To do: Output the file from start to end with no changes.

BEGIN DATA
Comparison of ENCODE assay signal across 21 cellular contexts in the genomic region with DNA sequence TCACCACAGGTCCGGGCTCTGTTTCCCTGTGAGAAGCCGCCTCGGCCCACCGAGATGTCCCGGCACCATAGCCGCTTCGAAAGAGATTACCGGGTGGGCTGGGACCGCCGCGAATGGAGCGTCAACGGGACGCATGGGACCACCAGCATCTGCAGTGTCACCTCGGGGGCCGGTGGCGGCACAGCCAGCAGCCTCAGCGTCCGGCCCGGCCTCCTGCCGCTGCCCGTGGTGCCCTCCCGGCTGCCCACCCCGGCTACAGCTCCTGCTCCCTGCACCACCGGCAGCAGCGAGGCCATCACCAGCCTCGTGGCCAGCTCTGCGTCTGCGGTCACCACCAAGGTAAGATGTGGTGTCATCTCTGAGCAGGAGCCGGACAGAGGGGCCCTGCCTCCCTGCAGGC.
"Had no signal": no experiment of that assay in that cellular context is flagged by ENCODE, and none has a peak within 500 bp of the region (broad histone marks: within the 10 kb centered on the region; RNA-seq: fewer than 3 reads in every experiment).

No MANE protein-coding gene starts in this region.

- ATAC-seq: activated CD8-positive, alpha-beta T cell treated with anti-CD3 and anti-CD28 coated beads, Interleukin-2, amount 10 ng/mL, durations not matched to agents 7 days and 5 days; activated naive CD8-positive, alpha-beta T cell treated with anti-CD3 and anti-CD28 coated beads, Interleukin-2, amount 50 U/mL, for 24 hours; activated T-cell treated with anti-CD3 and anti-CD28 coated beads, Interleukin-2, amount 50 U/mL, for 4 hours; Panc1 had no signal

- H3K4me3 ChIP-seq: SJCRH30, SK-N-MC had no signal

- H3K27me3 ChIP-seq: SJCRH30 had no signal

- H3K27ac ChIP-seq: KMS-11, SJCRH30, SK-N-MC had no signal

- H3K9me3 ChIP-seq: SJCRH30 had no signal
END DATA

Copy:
Comparison of ENCODE assay signal across 21 cellular contexts in the genomic region with DNA sequence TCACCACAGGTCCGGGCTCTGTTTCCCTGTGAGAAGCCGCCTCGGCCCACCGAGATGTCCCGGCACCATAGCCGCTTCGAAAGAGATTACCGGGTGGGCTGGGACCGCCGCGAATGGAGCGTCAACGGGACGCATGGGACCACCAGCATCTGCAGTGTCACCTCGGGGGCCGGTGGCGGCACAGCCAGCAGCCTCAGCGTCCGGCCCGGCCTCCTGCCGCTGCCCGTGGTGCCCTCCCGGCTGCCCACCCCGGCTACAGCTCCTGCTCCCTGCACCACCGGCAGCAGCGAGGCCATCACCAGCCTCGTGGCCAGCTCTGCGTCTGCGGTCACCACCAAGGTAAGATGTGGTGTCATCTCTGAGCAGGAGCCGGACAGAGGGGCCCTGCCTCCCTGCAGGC.
"Had no signal": no experiment of that assay in that cellular context is flagged by ENCODE, and none has a peak within 500 bp of the region (broad histone marks: within the 10 kb centered on the region; RNA-seq: fewer than 3 reads in every experiment).

No MANE protein-coding gene starts in this region.

- ATAC-seq: activated CD8-positive, alpha-beta T cell treated with anti-CD3 and anti-CD28 coated beads, Interleukin-2, amount 10 ng/mL, durations not matched to agents 7 days and 5 days; activated naive CD8-positive, alpha-beta T cell treated with anti-CD3 and anti-CD28 coated beads, Interleukin-2, amount 50 U/mL, for 24 hours; activated T-cell treated with anti-CD3 and anti-CD28 coated beads, Interleukin-2, amount 50 U/mL, for 4 hours; Panc1 had no signal

- H3K4me3 ChIP-seq: SJCRH30, SK-N-MC had no signal

- H3K27me3 ChIP-seq: SJCRH30 had no signal

- H3K27ac ChIP-seq: KMS-11, SJCRH30, SK-N-MC had no signal

- H3K9me3 ChIP-seq: SJCRH30 had no signal